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1988-1989 Beginning 1989-1990 Mock Ups & Test Beds 1990-1992 First Streamliner
1992-1994 Second Streamliner 1994-1996 Third Streamliner 1996-1997 Fourth Streamliner
1997-1998 Fifth Streamliner 1999-2000 Fifth Streamliner 2000-2001 Fifth Streamliner
2000-2001 Fifth Streamliner 2000-2001 Fifth Streamliner 2002-2003 Fifth Streamliner
2003-2004 Sixth Streamliner 2004-2005 Sixth Streamliner 2005-2006 Seventh Streamliner
2006-2007 Eighth Streamliner 2007-2008 Eighth Streamliner 2007-2008 Visit to Thunderdome

1992-1994 Second Streamliner

Click the photo above to view a photo album

So the task began. With all of the new information, again I thought, "How hard can this be?"

I shortened the second liner four feet, and relocated the fire bottles, as well as practically all other systems. The high impact plastic fuel tank was discarded in favor of an aluminum one which I fabricated and mounted over the rear wheel. The steering wheel, with cable controlled front wheel steering, was discarded in favor of handlebar and linkage. Don told me that that had been tried and just didn't work. I redesigned the shocks and built a completely new frame and body for my second streamliner.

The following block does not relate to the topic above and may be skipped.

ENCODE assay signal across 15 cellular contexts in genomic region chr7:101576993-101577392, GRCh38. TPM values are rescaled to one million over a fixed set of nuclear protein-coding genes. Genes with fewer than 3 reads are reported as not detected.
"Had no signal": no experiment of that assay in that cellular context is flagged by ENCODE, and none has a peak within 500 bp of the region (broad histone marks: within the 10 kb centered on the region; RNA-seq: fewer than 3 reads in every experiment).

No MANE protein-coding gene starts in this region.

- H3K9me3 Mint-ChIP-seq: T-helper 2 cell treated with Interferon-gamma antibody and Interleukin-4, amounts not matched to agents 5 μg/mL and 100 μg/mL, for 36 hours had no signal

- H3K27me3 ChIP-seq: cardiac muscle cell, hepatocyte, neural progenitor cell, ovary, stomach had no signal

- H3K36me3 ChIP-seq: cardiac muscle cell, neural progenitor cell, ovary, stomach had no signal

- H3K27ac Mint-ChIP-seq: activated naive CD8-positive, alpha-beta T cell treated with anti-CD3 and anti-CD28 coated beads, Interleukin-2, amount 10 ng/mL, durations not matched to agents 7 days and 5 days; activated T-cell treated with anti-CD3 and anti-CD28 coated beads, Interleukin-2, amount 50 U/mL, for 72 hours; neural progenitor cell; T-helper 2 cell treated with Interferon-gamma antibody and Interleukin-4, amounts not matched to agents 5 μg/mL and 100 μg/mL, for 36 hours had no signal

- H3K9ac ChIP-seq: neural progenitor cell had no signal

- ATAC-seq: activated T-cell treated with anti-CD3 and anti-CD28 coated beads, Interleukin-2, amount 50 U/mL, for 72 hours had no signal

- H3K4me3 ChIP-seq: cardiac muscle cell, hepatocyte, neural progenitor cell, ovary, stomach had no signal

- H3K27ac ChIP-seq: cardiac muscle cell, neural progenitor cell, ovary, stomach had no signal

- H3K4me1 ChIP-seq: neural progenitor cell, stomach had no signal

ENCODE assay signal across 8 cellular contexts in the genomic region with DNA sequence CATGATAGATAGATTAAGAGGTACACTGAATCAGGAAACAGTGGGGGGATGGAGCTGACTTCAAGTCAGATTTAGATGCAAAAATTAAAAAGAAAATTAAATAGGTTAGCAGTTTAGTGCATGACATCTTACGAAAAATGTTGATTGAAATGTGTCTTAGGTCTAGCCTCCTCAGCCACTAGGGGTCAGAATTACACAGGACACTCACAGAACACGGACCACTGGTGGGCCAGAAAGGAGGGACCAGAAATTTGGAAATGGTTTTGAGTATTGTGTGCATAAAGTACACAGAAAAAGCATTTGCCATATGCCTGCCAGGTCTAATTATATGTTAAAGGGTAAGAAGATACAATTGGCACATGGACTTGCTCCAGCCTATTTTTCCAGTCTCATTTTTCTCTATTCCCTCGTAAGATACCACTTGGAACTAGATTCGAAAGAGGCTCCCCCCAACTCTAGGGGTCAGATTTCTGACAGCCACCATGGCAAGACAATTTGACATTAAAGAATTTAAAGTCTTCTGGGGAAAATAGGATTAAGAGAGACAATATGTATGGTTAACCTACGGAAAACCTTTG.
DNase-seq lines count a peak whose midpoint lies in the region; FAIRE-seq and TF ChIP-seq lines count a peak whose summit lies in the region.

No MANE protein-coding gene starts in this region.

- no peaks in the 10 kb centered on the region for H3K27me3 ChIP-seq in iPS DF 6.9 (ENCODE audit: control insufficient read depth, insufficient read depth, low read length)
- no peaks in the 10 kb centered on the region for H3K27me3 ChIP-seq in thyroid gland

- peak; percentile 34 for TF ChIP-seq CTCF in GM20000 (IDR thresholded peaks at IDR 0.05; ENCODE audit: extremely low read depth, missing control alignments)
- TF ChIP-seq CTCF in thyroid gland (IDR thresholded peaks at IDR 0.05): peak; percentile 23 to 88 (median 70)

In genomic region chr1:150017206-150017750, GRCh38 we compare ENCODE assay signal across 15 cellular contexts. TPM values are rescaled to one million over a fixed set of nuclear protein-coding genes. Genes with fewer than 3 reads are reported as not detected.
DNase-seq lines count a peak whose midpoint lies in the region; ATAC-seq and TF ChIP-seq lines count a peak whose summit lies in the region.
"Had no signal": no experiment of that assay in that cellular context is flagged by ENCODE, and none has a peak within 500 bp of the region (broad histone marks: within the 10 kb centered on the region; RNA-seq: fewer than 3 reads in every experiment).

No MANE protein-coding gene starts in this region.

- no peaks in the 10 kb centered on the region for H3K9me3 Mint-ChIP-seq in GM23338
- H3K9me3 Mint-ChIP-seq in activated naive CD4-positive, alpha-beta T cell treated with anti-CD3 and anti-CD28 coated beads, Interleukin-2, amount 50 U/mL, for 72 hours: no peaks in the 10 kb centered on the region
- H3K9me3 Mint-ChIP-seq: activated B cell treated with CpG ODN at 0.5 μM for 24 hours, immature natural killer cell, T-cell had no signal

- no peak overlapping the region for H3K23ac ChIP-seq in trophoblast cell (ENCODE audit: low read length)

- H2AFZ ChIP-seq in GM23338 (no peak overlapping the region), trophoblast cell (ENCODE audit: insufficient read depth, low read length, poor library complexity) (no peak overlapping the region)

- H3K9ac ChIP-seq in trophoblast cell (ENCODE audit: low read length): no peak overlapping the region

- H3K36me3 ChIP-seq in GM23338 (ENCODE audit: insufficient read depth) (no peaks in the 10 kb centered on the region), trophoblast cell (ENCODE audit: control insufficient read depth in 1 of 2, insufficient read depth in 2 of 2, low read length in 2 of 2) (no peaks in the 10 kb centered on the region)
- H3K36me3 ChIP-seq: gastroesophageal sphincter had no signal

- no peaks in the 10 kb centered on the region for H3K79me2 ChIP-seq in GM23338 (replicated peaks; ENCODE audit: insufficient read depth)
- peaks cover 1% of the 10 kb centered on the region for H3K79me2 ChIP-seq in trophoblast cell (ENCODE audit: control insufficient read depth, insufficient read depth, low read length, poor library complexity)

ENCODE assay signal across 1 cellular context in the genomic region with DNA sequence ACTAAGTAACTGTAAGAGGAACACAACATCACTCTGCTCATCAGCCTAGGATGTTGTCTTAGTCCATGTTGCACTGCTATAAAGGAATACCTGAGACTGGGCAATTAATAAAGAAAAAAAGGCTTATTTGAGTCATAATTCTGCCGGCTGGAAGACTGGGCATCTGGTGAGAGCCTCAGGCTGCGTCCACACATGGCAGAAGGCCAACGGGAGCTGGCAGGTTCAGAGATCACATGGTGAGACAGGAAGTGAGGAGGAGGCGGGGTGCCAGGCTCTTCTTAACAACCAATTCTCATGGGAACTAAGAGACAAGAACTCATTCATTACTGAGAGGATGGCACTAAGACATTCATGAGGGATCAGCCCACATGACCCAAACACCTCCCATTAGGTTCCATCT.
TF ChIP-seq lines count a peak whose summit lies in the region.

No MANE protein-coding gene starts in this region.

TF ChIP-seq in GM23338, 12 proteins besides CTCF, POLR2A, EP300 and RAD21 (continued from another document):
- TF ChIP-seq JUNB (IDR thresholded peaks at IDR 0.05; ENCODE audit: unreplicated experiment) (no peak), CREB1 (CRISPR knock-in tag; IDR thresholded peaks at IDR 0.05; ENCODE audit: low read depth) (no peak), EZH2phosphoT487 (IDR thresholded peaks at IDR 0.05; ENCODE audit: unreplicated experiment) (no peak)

Another year went by, hundreds of more hours, and another $20,000. The engines were nearing completion.

About this time Don Vesco was road racing as a member of the group sponsored by BMW called "The Battle of the Legends". He would be in Daytona Beach, Florida during Bike Week at the world famous Daytona Beach Raceways. I thought it might be a good idea to see if I got it right on liner number two. I had a few bikes that I wanted to off load at Jerry Wood's auction, held every year at the event. So off I went with the 90% complete liner. However, the engines were left on the work bench, as they were still in the finish up stage. I was much happier with liner number two. She was real pretty, little, very aerodynamic, and red.

Don agreed to meet me at an autograph session he had going on with the "Battle of the Legends" group at the Motorcycle Repair College. After the session, which was all day, he finally had time to look the bike over. He climbed into the cockpit, then the pants were taken off for a look see. He wasn't saying much, and I didn't know if this was good or bad. Finally, after he had given the liner a thorough going over, he commenced with his critique.

This and that would have to be changed. This and that should be changed, and this and that are good.


My best laid plans were shattered again. I was beginning to seriously doubt my ability to do this. But wasn't it only a matter of getting it right? How hard could that be?

So once again, "back to the drawing board".

Liner number two never graced the salt.